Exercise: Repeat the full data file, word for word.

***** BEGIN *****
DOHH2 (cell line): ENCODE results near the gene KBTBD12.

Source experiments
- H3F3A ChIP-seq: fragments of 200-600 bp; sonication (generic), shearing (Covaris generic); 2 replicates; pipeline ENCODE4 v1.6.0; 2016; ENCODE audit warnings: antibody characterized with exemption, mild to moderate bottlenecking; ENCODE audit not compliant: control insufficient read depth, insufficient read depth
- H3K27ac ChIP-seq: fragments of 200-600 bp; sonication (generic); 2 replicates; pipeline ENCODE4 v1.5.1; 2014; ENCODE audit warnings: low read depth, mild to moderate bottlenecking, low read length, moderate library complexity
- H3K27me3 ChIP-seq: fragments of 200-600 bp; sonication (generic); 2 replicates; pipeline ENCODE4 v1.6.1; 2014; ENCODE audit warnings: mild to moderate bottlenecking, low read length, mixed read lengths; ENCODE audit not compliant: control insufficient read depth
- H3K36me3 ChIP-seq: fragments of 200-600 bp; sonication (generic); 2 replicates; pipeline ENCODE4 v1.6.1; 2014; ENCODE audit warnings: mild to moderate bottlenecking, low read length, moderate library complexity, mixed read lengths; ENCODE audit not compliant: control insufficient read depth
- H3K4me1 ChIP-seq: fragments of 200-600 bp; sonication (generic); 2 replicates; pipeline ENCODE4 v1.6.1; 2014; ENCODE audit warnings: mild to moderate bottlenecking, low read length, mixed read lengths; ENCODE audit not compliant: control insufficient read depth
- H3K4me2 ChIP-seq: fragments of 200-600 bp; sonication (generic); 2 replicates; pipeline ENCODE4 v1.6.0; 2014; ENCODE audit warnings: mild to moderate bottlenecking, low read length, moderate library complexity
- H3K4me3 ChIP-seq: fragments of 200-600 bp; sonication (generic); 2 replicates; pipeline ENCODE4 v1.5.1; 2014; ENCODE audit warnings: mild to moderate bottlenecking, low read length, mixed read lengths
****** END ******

DOHH2 (cell line): ENCODE results near the gene KBTBD12.

Source experiments
- H3F3A ChIP-seq: fragments of 200-600 bp; sonication (generic), shearing (Covaris generic); 2 replicates; pipeline ENCODE4 v1.6.0; 2016; ENCODE audit warnings: antibody characterized with exemption, mild to moderate bottlenecking; ENCODE audit not compliant: control insufficient read depth, insufficient read depth
- H3K27ac ChIP-seq: fragments of 200-600 bp; sonication (generic); 2 replicates; pipeline ENCODE4 v1.5.1; 2014; ENCODE audit warnings: low read depth, mild to moderate bottlenecking, low read length, moderate library complexity
- H3K27me3 ChIP-seq: fragments of 200-600 bp; sonication (generic); 2 replicates; pipeline ENCODE4 v1.6.1; 2014; ENCODE audit warnings: mild to moderate bottlenecking, low read length, mixed read lengths; ENCODE audit not compliant: control insufficient read depth
- H3K36me3 ChIP-seq: fragments of 200-600 bp; sonication (generic); 2 replicates; pipeline ENCODE4 v1.6.1; 2014; ENCODE audit warnings: mild to moderate bottlenecking, low read length, moderate library complexity, mixed read lengths; ENCODE audit not compliant: control insufficient read depth
- H3K4me1 ChIP-seq: fragments of 200-600 bp; sonication (generic); 2 replicates; pipeline ENCODE4 v1.6.1; 2014; ENCODE audit warnings: mild to moderate bottlenecking, low read length, mixed read lengths; ENCODE audit not compliant: control insufficient read depth
- H3K4me2 ChIP-seq: fragments of 200-600 bp; sonication (generic); 2 replicates; pipeline ENCODE4 v1.6.0; 2014; ENCODE audit warnings: mild to moderate bottlenecking, low read length, moderate library complexity
- H3K4me3 ChIP-seq: fragments of 200-600 bp; sonication (generic); 2 replicates; pipeline ENCODE4 v1.5.1; 2014; ENCODE audit warnings: mild to moderate bottlenecking, low read length, mixed read lengths